The science is in: “Moderate” voters are a myth

Crossposted from

moderate def

Vox‘s Ezra Klein covered some interesting new research involving ideological stances of average voters.

What happens, explains David Broockman, a political scientist at the University of California at Berkeley, is that surveys mistake people with diverse political opinions for people with moderate political opinions. The way it works is that a pollster will ask people for their position on a wide range of issues: marijuana legalization, the war in Iraq, universal health care, gay marriage, taxes, climate change, and so on. The answers will then be coded as to whether they’re left or right. People who have a mix of answers on the left and the right average out to the middle — and so they’re labeled as moderate.

“”These people look like moderates but they’re actually quite extreme””

But when you drill down into those individual answers you find a lot of opinions that are well out of the political mainstream. “A lot of people say we should have a universal health-care system run by the state like the British,” says Broockman. “A lot of people say we should deport all undocumented immigrants immediately with no due process. You’ll often see really draconian measures towards gays and lesbians get 16 to 20 percent support. These people look like moderates but they’re actually quite extreme.”

The result is that voters who hold gentle opinions that are all on the left or the right end up looking a lot more extreme than voters who hold intense opinions that fall all over the political spectrum. Broockman offers this table as illustration:


Digging into a 134-issue survey, Broockman and coauthor Doug Ahler find that 70.1 percent of all respondents, and 71.3 percent of self-identified moderates, took at least one position outside the political mainstream. Moderates, in other words, are just as likely as anyone else to hold extreme positions: it’s just that those positions don’t all line up on the left or the right.

“these voters don’t want moderate candidates because these voters aren’t actually moderates”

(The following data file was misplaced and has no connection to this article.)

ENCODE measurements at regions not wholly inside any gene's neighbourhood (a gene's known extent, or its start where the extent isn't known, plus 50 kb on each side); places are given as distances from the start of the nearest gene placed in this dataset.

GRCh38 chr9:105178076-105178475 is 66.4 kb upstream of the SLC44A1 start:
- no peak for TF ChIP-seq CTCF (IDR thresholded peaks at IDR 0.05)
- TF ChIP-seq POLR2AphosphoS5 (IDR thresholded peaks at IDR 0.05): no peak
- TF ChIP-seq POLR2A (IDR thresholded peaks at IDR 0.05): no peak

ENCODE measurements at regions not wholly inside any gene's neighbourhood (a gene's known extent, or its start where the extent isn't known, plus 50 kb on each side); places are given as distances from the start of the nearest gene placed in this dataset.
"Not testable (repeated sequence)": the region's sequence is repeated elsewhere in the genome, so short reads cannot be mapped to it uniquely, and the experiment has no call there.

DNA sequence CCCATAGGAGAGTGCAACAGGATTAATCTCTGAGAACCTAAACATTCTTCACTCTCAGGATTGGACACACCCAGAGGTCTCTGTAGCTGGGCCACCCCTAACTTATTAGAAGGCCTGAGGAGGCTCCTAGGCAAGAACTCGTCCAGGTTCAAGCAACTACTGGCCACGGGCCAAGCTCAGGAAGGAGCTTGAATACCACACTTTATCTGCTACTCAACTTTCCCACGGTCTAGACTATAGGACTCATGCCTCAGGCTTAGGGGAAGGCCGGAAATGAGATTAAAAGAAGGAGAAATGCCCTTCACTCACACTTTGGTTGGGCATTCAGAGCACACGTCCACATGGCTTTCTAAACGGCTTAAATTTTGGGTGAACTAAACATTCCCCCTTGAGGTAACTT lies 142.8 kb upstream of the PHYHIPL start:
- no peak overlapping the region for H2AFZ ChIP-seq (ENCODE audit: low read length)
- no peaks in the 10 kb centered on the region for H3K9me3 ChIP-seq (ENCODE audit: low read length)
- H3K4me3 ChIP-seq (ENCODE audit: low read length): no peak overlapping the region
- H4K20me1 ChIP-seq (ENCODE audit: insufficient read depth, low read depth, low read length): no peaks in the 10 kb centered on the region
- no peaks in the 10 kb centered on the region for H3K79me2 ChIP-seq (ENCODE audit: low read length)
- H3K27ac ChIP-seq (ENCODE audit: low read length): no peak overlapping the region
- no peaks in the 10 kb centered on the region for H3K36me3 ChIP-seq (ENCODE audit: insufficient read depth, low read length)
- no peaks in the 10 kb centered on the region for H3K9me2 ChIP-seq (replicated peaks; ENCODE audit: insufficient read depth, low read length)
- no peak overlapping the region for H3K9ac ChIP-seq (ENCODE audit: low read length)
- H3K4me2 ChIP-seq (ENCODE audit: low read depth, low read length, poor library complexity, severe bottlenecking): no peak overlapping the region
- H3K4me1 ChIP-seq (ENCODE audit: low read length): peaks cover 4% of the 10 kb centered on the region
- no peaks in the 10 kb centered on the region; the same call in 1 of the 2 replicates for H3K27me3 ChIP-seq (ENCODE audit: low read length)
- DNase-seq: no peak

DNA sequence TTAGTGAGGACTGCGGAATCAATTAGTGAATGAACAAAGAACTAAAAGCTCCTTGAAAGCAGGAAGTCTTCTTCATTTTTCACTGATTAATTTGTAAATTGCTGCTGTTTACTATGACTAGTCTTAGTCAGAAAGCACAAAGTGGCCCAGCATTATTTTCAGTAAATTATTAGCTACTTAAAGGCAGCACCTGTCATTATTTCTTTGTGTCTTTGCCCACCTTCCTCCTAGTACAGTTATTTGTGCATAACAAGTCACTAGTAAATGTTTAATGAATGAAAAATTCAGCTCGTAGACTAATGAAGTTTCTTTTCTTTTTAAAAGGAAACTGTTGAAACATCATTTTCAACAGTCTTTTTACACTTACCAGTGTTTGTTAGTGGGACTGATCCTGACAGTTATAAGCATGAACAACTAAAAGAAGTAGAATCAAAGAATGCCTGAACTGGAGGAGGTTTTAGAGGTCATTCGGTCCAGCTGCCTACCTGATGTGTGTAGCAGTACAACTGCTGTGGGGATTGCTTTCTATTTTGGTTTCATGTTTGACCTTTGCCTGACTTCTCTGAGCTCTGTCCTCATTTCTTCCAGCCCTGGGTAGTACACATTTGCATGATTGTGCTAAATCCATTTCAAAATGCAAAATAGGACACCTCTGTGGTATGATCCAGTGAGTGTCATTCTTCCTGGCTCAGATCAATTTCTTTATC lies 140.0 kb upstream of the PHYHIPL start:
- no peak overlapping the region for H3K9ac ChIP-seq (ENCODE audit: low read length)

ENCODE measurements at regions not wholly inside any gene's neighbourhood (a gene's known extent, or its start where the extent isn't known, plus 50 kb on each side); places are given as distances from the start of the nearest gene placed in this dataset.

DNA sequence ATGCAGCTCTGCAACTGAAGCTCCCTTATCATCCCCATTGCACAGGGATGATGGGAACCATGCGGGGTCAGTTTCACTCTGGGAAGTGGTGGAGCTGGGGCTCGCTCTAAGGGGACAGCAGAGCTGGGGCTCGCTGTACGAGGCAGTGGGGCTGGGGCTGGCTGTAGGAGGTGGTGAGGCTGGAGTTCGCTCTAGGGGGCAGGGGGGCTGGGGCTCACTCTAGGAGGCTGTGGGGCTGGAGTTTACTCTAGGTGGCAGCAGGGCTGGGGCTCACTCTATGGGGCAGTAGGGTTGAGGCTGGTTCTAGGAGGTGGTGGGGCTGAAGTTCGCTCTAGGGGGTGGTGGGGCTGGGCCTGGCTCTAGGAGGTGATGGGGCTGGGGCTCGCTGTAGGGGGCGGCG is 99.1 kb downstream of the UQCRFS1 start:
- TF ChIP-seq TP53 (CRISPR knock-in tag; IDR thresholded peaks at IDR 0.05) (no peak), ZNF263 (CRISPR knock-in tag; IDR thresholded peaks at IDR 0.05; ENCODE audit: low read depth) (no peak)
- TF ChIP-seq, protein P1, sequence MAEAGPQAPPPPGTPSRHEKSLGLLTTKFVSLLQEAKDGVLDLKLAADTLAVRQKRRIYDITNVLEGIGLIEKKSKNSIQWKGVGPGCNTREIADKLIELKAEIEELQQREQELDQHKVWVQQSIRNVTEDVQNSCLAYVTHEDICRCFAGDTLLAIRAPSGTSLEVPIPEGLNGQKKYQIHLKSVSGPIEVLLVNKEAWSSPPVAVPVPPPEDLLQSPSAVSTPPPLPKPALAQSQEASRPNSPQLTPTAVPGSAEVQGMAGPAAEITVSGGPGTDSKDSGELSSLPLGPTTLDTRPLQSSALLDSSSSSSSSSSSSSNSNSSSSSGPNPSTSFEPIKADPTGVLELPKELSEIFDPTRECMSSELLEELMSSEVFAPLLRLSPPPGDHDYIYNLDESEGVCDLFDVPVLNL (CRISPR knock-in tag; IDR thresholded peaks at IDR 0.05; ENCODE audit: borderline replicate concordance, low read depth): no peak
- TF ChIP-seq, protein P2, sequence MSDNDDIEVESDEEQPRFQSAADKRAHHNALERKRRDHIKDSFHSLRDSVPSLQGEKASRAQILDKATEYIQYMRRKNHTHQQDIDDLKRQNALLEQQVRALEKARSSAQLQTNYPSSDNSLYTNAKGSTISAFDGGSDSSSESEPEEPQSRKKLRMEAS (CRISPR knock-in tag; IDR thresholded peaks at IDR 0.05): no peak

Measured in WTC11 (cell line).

For Ahler and Broockman, this solves a puzzle. They note that many states have implemented election reforms to wrest the process away from partisans and empower average voters to elect the moderate politicians they really want. These reforms include open primary elections, nonpartisan redistricting, and public funding of elections. But “the bulk of studies on these reforms finds little evidence that they improve moderate candidates’ fortunes.”

The answer, Ahler and Brookman realize, is simple: these voters don’t want moderate candidates because these voters aren’t actually moderates.

The Ahler/Broockman draft is here if you care to read it. Ahler and Broockman are, of course, wrong about public financing. Moderate Dems have actually done quite well using Clean Elections and no moderate Dem has been knocked out in a primary by a more liberal Dem using Clean Elections, at least that I’m aware of. The GOP in Arizona is simply following the national trend of their party. While it can be argued that Clean Elections hasn’t produced overall moderation it can also be argued that the lack of public financing in the vast majority of red states has certainly not quelled the radical right wing’s ascendance in those states either. There’s no evidence to implicate Clean Elections no matter how many times people who hate it repeat that canard. I also disagree that nonpartisan redistricting doesn’t help. Barack Obama got the same percentage of votes in both Arizona and South Carolina but we have 5 of 9 members of Congress who are Democrats (3 of whom are inarguably moderate) while South Carolina has 6 out of 7 Reps who are conservative Republicans. Who does redistricting does matter, very much. But yeah, open primaries is just a big old turd. They got that one right.

Those quibbles aside, the research yields a picture of voters that strongly challenges the ingrained assumption that there exists a large bloc of them who are right down the center on all issues. Nope. Your typical “moderate” voters are as apt to be strongly pro-union but pro-gun and anti-gay marriage as they are to be the other way around. And they are swing voters, but not in the way we typically think of those voters. They “swing” in the sense that they turn out in some elections while sitting out others, particularly in midterms. My hope would be that Democratic strategists and candidates in Arizona would take this fact-based information about voters and adapt their approaches to it – as in, stop chasing the mythical hordes of suburban moms who will vote Democratic if only it is explained to them umpteen million more times that the Dem candidate is “the grownup in the room” – but I’m not holding out for it since, as Broockman reminds us: “When we say moderate what we really mean is what corporations want”. Still, I agree with Klein that the word “moderate” itself needs to be retired.

That’s the problem with using a term that doesn’t describe either an identifiable group of voters or a clearly defined ideology to describe policies. “Moderate” is simultaneously one of the most powerful and least meaningful descriptions in politics — and it’s become little more than a tool the establishment uses to set limits on the range of acceptable debate. It’s time to get rid of it.

Yeah, more accurate words would be “establishment” or “corporatist” and they describe a small number of powerful and connected people. It does not, and never has had, anything to do with what voters want.

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